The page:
Microsoft and Liberty

by | Dec 31, 2000

Think about the government’s case against Microsoft and, just as importantly, it’s implications for our liberty. Let’s ask a general question just to get started. If there’s an act we all agree is immoral and unacceptable when done by an individual, does that act become moral and acceptable when done collectively, namely by government? You […]

Think about the government’s case against Microsoft and, just as importantly, it’s implications for our liberty.

Let’s ask a general question just to get started. If there’s an act we all agree is immoral and unacceptable when done by an individual, does that act become moral and acceptable when done collectively, namely by government?

You say, “Williams, that’s a bit too esoteric; would you break it down?”

OK, here’s a for-instance. If we deem rape as immoral and unacceptable when done by an individual, does rape become moral and acceptable when done collectively? What if we vote to rape someone. Does that make rape morally acceptable? I’m hoping that all of my fellow Americans will answer: Neither a majority consensus nor collective action necessarily establishes what’s moral or immoral.

Let’s cut through the Justice Department’s legalese and get down to moral basics and what should be the standard for judging Microsoft’s actions: Did Microsoft engage in peaceable, voluntary exchange — and on non-fraudulent terms — with its customers, or did it engage in fraud, violence or threats of violence?

You say, “Come on, Williams; the relevant question is whether Microsoft violated the law.” Nonsense. Laws do not necessarily establish morality. For example, the 1850 Fugitive Slave Act provided fines and imprisonment for assisting runaway slaves. If I were on a jury, whether a defendant violated the Fugitive Slave Act would have been immaterial to me. I would have deemed slavery and any law that protected it immoral. As such, people have no moral duty to obey immoral laws.

If we’re really concerned about monopolistic practices injurious to consumers, we’d call for Justice Department actions against the U.S. Postal Service. Microsoft has never done the kind of despicable acts done by the Postal Service. Suppose you and I agree that I will deliver first class mail to your house. What happens? I will be arrested for competing with Postal Service. In fact, by law I cannot even put anything in the mailbox belonging to you. It’s worse than that. The Postal Service has come after people, with fines, for using Federal Express services for mail that it deems “non-urgent.”

If you think it would be wrong for Microsoft to use violence and the threat of violence to maintain its monopoly position, why in the world is it acceptable for the government’s Postal Service to do the same?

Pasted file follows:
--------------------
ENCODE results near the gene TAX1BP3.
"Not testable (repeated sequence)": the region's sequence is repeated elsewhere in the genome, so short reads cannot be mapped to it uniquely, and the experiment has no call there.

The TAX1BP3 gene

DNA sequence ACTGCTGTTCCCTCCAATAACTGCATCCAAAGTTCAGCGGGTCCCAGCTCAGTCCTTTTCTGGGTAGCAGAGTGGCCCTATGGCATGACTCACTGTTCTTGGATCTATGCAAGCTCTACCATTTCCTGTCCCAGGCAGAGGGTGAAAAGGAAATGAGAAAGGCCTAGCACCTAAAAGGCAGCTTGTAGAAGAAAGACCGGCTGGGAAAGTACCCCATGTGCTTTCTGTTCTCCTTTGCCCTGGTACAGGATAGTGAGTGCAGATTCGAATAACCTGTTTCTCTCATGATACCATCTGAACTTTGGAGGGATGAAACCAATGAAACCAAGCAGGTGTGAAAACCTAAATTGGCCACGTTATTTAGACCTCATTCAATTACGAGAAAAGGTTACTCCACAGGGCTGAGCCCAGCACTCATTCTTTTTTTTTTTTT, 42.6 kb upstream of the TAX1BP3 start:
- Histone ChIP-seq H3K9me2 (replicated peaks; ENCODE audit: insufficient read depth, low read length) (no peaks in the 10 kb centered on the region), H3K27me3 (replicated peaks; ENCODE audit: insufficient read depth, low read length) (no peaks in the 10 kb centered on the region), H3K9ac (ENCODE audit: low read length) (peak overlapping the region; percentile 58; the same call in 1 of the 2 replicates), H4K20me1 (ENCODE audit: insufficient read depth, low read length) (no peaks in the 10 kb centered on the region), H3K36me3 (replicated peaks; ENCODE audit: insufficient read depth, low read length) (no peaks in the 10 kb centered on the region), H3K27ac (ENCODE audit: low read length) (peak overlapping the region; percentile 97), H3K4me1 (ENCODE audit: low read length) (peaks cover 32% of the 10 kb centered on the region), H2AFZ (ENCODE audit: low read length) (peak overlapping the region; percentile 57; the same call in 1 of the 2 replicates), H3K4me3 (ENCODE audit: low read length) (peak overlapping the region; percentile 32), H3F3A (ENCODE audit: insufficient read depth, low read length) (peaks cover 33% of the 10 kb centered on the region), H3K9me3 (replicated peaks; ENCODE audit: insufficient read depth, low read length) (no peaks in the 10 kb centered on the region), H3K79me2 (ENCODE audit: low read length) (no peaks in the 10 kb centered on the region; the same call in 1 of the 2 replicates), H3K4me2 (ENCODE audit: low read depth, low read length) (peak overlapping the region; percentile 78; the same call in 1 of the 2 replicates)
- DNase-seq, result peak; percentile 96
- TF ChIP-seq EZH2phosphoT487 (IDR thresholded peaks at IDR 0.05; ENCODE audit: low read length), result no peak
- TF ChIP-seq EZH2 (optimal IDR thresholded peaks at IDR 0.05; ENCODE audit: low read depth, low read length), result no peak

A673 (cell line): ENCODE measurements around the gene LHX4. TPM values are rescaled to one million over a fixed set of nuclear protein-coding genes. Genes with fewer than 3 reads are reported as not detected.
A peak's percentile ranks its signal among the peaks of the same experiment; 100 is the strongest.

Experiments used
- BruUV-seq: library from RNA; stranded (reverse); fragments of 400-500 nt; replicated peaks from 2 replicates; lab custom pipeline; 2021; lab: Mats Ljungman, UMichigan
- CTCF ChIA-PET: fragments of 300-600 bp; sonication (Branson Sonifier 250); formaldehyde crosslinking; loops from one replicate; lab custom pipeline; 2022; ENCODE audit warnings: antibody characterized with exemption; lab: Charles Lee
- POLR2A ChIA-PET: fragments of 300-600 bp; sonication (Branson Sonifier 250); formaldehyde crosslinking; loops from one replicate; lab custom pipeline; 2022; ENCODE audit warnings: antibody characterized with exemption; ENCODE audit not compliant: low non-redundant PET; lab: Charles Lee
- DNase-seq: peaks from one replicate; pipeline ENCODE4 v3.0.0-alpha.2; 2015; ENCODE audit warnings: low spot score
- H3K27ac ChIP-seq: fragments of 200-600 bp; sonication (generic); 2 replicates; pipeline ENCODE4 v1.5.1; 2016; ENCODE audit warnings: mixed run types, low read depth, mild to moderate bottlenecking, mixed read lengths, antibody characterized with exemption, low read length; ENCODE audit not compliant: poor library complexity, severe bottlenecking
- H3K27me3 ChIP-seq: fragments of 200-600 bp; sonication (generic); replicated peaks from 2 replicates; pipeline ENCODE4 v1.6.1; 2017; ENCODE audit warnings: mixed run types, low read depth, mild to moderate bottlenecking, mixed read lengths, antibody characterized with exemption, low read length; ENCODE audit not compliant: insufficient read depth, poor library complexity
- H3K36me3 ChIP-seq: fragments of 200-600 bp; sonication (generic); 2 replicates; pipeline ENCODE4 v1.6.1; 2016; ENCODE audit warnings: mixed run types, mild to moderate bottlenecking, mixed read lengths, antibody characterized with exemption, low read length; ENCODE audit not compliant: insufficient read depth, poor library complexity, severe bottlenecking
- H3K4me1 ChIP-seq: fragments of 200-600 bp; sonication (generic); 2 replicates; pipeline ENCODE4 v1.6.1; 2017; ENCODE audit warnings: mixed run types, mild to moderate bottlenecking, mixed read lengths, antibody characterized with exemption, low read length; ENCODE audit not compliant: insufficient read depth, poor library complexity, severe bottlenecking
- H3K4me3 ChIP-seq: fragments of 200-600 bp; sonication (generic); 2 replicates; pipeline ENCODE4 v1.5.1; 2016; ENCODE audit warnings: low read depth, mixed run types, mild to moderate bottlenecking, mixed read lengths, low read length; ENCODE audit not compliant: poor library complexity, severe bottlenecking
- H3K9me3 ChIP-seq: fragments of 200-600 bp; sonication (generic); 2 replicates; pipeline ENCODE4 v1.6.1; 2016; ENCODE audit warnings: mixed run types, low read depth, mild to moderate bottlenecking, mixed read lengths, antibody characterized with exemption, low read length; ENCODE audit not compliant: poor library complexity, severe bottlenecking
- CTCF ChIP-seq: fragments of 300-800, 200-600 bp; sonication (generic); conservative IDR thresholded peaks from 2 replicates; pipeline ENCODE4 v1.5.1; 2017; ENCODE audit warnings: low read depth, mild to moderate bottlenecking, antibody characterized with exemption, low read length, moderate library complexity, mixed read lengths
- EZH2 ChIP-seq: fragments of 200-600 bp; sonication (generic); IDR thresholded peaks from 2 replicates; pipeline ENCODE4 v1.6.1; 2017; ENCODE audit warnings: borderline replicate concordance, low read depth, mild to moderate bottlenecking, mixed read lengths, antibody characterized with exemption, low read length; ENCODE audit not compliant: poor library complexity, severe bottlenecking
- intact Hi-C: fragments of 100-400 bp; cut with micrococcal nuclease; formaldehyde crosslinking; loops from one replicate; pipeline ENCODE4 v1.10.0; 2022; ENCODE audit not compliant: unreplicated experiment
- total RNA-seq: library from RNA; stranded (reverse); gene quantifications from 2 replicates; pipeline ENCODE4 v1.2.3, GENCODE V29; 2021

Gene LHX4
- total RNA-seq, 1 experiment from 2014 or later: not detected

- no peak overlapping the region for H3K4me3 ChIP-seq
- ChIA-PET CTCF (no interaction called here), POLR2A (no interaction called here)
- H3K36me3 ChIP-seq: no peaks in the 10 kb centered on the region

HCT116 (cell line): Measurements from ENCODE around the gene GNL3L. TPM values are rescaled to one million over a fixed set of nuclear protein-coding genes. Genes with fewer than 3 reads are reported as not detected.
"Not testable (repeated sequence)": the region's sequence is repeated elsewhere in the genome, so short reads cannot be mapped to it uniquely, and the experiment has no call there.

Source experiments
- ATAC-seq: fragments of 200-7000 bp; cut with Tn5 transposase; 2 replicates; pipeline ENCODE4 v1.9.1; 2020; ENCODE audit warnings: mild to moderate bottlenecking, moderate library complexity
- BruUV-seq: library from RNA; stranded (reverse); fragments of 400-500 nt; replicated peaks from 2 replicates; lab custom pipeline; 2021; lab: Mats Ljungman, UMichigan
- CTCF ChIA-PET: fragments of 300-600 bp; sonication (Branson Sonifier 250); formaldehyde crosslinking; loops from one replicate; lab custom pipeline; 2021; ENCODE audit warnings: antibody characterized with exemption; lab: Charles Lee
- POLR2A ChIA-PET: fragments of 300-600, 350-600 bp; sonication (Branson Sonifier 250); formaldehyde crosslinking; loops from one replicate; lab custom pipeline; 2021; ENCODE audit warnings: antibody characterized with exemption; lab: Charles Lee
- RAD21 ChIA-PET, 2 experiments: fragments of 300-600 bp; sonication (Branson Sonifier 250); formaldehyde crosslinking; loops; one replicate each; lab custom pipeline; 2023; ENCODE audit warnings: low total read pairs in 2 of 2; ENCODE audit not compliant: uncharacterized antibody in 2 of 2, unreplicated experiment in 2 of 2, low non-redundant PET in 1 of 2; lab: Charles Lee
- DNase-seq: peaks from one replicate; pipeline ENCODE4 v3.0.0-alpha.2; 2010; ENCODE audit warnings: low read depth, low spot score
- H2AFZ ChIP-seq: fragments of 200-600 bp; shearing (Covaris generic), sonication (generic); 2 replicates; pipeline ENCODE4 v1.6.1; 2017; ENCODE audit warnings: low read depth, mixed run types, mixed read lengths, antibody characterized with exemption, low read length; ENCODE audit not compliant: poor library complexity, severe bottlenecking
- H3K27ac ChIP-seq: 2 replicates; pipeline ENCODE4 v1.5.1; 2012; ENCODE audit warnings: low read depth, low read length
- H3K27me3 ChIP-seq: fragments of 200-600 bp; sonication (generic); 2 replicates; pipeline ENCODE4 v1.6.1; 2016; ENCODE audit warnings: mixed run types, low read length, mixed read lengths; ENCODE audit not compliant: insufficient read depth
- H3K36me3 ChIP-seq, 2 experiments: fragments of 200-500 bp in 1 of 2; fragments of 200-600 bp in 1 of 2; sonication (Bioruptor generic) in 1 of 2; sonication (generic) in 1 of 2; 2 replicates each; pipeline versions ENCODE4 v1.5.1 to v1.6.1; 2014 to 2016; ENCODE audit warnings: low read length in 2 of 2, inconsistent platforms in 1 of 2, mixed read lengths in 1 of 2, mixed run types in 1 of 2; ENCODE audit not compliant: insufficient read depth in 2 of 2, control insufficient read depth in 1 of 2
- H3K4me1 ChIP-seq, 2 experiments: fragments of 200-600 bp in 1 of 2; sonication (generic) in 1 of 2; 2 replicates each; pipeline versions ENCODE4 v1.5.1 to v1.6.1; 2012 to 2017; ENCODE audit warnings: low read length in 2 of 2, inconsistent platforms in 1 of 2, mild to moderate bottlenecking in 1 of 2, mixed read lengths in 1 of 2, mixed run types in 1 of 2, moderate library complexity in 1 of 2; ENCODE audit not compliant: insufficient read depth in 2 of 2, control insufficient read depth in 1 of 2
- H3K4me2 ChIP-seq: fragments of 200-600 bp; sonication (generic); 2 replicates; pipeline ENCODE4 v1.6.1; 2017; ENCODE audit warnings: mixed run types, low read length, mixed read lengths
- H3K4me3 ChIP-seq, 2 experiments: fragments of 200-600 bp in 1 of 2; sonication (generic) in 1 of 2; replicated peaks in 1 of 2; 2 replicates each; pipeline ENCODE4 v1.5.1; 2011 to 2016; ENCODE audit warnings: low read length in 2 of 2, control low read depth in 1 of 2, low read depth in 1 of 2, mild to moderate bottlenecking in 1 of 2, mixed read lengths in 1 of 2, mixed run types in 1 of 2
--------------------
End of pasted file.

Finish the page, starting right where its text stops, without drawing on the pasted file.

The Justice Department’s claim that Microsoft’s actions harm consumers is a sham. The overall pattern of the high-tech industry has been a precipitous fall in prices and rise in quality over time. We needn’t mention the pattern of the prices and quality of postal services.

There’s another and more important monopoly target for the Justice Department, and that’s the public (government) education monopoly. That is a monopoly that’s eating away at the soul of our nation. It’s charging customers (citizens) higher and higher prices (taxes), while their product quality is getting worse and worse. It has the power to commit despicable acts beyond any monopolistic dreams Microsoft may have.

For example, what would you think if Microsoft had the power to tell you: “I don’t care if you don’t like my operating system and want to use somebody else’s. But if you do use someone else’s, you still have to pay for mine even if you don’t use it.” That’s precisely what the education monopoly tells parents who want to take their children out of rotten government schools and put them in private schools.

If the U.S. Justice Department really wants to go after harmful monopolistic practices, I can give them hundreds of targets.

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Walter Williams (March 31, 1936 – December 1, 2020) was an American economist, commentator, academic, and columnist at Capitalism Magazine. He was the John M. Olin Distinguished Professor of Economics at George Mason University, and a syndicated editorialist for Creator's Syndicate. He is author of Race and Economics: How Much Can Be Blamed on Discrimination?, and numerous other works.

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